That last paragraph is the answer to all of these questions imo. Everyone is so concerned with making QM a deterministic theory that we are all failing to see the obvious answer, which is that reality is probabilistic at the most fundamental level. When that idea is coupled with decoherence is completely explains the measurement problem. The result we see after making a measurement is simply the state which the system collapsed into according to random chance. We can predict the state before hand with a certain degree of accuracy, but never with complete accuracy. The wave-function is a description of those probabilities.

The last part of the video about a mathematical multiverse is also very interesting and worth watching. I actually tend to lean more towards that theory than any other type of multiverse theory. I like to think of the universe as a mathematical object. A set of mathematical rules produce the universe we live in, and the multiverse is an infinite collection of every possible mathematical object that is Turing complete. It obviously wasn't just luck of the draw that we find ourselves living in a universe which seems to be fine-tuned to support intelligent beings such as ourself.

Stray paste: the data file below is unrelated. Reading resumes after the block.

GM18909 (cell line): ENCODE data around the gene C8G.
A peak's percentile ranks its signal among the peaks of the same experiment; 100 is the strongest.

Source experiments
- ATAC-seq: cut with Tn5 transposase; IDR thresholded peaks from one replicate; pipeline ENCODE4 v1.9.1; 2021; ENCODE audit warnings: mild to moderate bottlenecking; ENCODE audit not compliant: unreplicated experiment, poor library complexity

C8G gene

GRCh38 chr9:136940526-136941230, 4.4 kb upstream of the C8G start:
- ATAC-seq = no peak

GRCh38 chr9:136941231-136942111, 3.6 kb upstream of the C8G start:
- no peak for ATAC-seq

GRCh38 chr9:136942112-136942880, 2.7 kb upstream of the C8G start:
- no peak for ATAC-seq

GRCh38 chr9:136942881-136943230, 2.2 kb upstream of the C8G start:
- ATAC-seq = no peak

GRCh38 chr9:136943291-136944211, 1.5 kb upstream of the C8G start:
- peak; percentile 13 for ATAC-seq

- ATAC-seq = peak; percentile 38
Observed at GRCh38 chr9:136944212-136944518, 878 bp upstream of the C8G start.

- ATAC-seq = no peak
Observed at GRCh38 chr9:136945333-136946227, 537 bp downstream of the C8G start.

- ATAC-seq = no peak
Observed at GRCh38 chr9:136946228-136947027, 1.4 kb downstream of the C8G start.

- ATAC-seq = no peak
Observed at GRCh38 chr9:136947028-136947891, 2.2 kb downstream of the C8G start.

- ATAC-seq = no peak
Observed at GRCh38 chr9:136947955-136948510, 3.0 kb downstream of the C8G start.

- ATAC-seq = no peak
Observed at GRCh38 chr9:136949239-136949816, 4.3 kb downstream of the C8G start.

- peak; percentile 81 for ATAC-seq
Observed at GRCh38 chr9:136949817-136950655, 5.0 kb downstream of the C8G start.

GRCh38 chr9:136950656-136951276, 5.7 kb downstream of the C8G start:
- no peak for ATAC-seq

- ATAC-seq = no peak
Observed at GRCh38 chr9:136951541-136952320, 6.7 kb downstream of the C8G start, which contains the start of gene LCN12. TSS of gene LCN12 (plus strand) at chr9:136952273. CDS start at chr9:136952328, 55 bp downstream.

The problem then becomes, what sort of mathematical object would produce the sort of randomness we get in QM, assuming it's truly random and there are no hidden variables, which we can be confident in thanks to Bells Theorem. It seems to me that all Turing complete mathematical objects should be deterministic. For example my computer cannot generate true random numbers unless I have a QRNG which extracts random numbers from quantum events. If QM events are truly random it seems to me we will have a hard time explaining that as a mathematical/algorithmic process.



posted on Jun, 17 2015 @ 01:22 PM
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a reply to: ChaoticOrder

Many worlds interpretation can be denied as valid in any way, by considering energy conservation. There is no way to double the energy of the universe every planck second and not deny energy conservation.

Also, what I mainly wanted to respond with saying; Nature is determined, determinism is true.

Attempting to create hair brained theories to attempt to make hair brained theories seem less hair brained, may be not only futile, but... other words I dont care to attempt to think of now.



posted on Jun, 17 2015 @ 05:47 PM
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a reply to: ImaFungi